To me critical literacies are the abilities and competencies people need to function well in a changed learning environment. The learning environment is much more open that it used to be when institutions guarded it. The institution would make sure our information we accessed was reliable; they would get an educator to organize and structure the learning activities and learning communications, and help to make meaning by creating an atmosphere conductive to thinking, by asking relevant questions about resources provided.
All this has changed now. The learner is expected to be actively engaged in the activities of finding resources and validating information; be more of a researcher than a student. People have to find other people to communicate with and initiate contact. Create and publish resources. Set out their learning goals, sequence the steps to take on the learning pathway to achieve learning outcomes.
People need to understand how others have produced resources; how they sequenced steps in their arguments. There are different syntaxes now that require different analytical abilities to validate the resources: different formats, such as video, require different analytical skills. As Charlie Brooker’s Screenwipe video shows, it is possible to say something completely different with the same video footage if the order of the shots is changed. Producers have a choice in how they represent information.
The way information is organized is also changing. From taxonomies, as is the case in libraries to folksonomies as is the case by using tags to make relations between information. Shirky advocates a tagging system as he argues that human context is the main denominator in the meaning of these connections.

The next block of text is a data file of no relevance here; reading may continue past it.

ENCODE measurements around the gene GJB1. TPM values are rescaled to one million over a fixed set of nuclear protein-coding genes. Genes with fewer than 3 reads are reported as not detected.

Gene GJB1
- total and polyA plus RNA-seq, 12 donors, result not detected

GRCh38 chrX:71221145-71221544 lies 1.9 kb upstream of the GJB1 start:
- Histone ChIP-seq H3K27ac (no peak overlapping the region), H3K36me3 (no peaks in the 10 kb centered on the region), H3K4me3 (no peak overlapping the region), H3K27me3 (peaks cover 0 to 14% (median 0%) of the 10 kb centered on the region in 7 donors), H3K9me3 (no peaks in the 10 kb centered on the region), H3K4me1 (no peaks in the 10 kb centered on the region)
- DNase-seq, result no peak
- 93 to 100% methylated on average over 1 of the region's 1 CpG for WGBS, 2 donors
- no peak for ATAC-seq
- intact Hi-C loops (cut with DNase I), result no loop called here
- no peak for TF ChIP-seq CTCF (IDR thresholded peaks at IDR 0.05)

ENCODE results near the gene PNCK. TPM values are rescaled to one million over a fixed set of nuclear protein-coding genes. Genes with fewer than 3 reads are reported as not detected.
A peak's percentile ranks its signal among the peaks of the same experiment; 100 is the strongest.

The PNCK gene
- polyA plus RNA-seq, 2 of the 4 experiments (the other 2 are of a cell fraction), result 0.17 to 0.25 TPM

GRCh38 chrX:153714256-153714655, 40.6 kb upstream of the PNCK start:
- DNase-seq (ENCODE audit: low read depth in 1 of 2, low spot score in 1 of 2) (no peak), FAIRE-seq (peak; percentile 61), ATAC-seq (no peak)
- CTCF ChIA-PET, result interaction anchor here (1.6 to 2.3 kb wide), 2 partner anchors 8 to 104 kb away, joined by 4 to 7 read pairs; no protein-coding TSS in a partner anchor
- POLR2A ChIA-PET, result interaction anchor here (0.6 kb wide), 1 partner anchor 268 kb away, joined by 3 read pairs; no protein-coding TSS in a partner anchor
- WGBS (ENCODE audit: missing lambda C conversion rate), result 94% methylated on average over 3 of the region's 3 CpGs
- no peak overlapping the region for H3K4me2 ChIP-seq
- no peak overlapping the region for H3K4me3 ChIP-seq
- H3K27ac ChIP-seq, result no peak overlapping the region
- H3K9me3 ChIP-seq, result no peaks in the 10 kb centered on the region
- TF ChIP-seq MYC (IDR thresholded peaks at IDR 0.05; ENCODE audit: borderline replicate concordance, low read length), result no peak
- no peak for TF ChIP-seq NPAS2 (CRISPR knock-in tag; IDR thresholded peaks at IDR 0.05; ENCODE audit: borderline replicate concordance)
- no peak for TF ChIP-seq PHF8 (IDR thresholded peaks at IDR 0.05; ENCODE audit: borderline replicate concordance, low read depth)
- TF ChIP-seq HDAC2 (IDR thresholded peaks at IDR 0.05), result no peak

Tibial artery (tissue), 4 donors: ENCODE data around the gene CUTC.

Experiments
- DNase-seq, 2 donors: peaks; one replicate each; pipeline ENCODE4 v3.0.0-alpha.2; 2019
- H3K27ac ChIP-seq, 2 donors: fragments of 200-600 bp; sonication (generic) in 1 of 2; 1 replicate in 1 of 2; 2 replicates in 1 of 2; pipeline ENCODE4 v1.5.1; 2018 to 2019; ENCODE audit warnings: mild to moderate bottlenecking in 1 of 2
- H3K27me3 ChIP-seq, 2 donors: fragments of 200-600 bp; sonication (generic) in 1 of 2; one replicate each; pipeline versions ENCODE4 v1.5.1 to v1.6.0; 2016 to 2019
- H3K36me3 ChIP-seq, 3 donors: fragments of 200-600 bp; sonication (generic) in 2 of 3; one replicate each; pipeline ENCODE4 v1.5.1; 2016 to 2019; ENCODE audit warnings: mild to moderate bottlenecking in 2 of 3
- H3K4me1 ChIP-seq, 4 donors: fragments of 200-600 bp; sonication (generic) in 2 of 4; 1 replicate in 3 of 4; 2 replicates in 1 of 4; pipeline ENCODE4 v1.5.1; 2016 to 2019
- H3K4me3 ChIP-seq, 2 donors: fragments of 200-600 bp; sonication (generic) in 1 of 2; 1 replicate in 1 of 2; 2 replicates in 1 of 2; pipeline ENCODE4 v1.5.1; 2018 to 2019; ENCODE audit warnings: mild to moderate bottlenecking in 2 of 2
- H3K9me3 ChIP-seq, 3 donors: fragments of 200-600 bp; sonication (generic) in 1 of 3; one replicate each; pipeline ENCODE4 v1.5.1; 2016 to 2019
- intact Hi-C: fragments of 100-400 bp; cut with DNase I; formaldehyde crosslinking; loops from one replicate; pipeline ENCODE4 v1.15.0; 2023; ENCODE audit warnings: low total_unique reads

He says: ‘This is what we’re starting to see with del.icio.us, with Flickr, with systems that are allowing for and aggregating tags. The signal benefit of these systems is that they don’t recreate the structured, hierarchical categorization so often forced onto us by our physical systems. Instead, we’re dealing with a significant break — by letting users tag URLs and then aggregating those tags, we’re going to be able to build alternate organizational systems, systems that, like the Web itself, do a better job of letting individuals create value for one another, often without realizing it’.
You might argue that this makes for a much more complex learning environment than we have been used to in traditional formal education. But that is not necessarily a bad thing. As Kilpi highlighted recently: this complexity could enrich our learning. We shouldn’t try to avoid complexity, as in the complex connections lies the learning.